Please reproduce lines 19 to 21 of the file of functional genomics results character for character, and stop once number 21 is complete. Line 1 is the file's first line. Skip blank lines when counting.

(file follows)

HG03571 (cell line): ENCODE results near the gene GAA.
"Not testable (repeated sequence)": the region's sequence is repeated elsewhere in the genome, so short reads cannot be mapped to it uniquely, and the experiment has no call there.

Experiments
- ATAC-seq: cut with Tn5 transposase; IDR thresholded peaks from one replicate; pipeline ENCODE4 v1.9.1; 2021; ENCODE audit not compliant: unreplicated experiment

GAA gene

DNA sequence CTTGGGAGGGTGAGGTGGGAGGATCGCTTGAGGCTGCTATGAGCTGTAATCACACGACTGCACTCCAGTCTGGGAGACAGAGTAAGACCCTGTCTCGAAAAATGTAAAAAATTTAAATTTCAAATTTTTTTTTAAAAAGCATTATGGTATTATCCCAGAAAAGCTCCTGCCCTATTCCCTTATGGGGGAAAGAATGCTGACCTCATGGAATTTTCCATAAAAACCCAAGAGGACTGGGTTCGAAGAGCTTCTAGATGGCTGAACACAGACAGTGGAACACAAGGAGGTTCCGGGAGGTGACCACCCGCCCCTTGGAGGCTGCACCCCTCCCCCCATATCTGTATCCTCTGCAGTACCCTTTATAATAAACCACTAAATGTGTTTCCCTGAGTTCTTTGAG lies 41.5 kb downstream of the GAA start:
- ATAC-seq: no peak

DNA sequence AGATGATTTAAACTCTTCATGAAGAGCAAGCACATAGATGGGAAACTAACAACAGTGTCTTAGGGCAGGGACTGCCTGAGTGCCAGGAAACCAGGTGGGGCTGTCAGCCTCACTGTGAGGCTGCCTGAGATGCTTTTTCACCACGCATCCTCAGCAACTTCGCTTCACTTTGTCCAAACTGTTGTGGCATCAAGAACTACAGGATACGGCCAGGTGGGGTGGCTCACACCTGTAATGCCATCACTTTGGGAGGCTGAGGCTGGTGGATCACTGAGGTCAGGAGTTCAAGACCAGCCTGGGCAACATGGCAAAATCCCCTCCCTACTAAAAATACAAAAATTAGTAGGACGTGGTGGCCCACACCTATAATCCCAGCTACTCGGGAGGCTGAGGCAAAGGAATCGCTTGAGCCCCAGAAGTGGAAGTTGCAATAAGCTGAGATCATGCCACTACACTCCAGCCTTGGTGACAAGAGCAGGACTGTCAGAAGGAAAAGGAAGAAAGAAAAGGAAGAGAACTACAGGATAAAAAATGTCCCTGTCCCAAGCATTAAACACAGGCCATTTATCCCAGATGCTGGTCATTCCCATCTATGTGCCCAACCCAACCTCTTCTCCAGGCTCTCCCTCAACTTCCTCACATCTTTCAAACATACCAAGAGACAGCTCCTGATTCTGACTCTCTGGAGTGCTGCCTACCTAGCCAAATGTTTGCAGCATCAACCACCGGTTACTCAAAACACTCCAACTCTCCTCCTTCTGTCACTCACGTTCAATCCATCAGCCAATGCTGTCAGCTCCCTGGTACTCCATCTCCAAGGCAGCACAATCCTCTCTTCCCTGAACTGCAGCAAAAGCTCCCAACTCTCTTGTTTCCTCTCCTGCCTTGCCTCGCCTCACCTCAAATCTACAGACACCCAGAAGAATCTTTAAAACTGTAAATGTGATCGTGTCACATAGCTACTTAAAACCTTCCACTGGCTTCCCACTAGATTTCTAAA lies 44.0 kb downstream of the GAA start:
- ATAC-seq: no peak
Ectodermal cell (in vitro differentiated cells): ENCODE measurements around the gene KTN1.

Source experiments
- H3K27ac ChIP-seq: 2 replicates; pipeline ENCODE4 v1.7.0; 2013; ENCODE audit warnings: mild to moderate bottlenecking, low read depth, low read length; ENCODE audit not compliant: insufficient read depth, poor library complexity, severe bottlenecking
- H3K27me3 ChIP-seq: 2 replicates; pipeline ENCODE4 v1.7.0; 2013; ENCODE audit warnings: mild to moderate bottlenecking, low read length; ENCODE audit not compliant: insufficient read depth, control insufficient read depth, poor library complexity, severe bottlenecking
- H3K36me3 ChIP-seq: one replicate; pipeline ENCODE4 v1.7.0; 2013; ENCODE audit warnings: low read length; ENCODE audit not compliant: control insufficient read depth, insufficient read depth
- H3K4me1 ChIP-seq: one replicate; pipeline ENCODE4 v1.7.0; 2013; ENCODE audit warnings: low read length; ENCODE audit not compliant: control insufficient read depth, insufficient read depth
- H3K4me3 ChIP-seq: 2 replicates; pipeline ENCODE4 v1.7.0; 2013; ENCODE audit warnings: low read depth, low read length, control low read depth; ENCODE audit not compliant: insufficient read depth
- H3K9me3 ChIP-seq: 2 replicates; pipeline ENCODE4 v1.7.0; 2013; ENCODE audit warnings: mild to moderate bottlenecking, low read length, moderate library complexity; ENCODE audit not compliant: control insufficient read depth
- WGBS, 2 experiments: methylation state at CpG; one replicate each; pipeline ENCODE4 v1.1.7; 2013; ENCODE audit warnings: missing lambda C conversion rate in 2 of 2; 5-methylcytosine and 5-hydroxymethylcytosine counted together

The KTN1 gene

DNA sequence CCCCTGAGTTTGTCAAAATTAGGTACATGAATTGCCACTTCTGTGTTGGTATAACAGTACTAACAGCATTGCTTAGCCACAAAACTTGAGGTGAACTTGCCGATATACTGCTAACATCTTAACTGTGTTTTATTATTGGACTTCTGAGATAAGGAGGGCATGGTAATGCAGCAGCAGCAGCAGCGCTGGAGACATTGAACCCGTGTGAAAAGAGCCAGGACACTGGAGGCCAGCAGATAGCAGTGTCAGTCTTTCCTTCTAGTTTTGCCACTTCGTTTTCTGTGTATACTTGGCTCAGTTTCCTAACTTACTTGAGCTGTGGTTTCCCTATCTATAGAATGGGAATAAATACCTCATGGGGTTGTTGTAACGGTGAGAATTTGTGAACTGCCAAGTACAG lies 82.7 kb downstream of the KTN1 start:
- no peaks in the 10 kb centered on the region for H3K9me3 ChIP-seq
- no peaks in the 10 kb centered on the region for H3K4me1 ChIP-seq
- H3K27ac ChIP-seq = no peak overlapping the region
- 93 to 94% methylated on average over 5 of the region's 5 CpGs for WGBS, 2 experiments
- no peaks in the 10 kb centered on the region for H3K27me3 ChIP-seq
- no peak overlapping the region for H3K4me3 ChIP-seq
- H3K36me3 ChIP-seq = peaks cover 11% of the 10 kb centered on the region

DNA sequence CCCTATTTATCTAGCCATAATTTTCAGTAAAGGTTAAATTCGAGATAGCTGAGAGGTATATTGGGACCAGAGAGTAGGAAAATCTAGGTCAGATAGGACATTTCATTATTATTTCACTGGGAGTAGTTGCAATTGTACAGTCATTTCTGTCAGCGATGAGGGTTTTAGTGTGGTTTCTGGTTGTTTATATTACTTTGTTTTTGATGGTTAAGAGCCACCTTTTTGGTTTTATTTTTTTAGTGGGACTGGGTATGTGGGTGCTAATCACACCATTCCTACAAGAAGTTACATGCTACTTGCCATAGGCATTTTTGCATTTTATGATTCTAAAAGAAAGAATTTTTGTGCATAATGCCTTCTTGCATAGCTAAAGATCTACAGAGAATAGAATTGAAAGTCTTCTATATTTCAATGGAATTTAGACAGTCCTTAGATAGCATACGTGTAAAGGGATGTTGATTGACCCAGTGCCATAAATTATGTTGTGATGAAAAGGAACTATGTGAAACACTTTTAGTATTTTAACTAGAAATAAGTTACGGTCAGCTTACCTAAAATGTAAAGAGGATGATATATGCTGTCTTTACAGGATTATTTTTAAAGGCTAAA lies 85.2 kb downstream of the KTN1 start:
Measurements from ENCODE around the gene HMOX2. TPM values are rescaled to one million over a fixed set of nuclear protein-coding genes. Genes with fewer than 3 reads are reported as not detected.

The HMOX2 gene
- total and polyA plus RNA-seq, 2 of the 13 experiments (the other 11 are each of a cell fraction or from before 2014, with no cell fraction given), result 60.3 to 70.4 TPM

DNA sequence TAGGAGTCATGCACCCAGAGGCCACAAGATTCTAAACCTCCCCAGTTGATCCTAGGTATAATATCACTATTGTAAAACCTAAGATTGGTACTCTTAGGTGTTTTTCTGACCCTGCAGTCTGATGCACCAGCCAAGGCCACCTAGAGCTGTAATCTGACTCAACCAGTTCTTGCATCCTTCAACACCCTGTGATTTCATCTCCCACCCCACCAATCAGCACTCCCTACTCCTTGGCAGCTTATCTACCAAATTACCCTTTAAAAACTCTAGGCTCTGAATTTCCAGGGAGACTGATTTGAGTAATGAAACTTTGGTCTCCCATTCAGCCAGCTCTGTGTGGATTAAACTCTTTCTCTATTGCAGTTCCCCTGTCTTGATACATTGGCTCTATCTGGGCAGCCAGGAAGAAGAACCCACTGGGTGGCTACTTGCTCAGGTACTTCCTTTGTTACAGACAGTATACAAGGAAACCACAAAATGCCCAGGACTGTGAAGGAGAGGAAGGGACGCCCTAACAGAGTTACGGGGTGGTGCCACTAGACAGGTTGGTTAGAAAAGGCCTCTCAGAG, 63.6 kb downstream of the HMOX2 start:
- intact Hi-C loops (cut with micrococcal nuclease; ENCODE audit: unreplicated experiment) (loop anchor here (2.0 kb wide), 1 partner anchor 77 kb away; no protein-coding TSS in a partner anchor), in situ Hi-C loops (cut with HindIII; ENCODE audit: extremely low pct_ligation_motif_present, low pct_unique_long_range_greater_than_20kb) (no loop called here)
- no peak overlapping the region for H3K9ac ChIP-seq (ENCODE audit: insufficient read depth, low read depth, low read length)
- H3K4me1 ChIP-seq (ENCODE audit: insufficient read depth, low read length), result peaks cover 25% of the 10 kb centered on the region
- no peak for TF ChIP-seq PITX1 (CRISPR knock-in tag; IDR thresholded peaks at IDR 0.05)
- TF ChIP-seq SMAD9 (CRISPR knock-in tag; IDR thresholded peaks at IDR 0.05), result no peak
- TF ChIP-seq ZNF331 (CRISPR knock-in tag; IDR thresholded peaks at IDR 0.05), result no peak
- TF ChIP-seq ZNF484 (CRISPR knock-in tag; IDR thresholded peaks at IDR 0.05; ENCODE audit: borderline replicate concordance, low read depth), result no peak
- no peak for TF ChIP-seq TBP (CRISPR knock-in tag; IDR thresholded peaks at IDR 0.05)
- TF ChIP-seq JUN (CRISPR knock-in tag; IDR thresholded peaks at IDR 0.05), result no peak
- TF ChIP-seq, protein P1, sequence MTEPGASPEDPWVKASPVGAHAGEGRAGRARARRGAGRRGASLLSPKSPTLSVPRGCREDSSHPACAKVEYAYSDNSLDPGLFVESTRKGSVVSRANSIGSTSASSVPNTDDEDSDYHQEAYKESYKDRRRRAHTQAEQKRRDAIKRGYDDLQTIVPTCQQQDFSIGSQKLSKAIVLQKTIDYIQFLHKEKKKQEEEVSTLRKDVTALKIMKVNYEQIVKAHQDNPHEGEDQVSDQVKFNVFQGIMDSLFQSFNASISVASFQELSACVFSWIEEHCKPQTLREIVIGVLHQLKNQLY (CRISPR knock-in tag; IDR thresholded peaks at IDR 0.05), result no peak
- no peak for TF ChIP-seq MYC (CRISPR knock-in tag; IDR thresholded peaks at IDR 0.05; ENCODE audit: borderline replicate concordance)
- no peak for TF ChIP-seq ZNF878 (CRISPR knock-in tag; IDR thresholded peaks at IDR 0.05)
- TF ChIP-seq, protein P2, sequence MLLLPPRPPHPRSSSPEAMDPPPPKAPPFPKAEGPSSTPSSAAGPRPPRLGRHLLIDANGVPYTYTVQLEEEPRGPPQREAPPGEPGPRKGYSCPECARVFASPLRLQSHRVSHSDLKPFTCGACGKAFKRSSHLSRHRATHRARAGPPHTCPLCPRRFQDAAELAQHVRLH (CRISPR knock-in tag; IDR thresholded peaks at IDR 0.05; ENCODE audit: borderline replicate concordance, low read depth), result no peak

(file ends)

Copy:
The KTN1 gene

DNA sequence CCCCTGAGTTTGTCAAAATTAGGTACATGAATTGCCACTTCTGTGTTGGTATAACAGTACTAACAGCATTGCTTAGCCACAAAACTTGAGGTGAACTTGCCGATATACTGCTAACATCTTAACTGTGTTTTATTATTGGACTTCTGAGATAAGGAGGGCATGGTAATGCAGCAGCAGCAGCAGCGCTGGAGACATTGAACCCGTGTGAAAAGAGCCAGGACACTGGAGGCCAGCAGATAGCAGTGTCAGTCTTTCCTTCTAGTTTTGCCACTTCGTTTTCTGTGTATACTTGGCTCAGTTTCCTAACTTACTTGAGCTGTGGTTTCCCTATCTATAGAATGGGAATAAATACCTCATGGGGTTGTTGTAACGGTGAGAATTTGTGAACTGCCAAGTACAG lies 82.7 kb downstream of the KTN1 start:
- no peaks in the 10 kb centered on the region for H3K9me3 ChIP-seq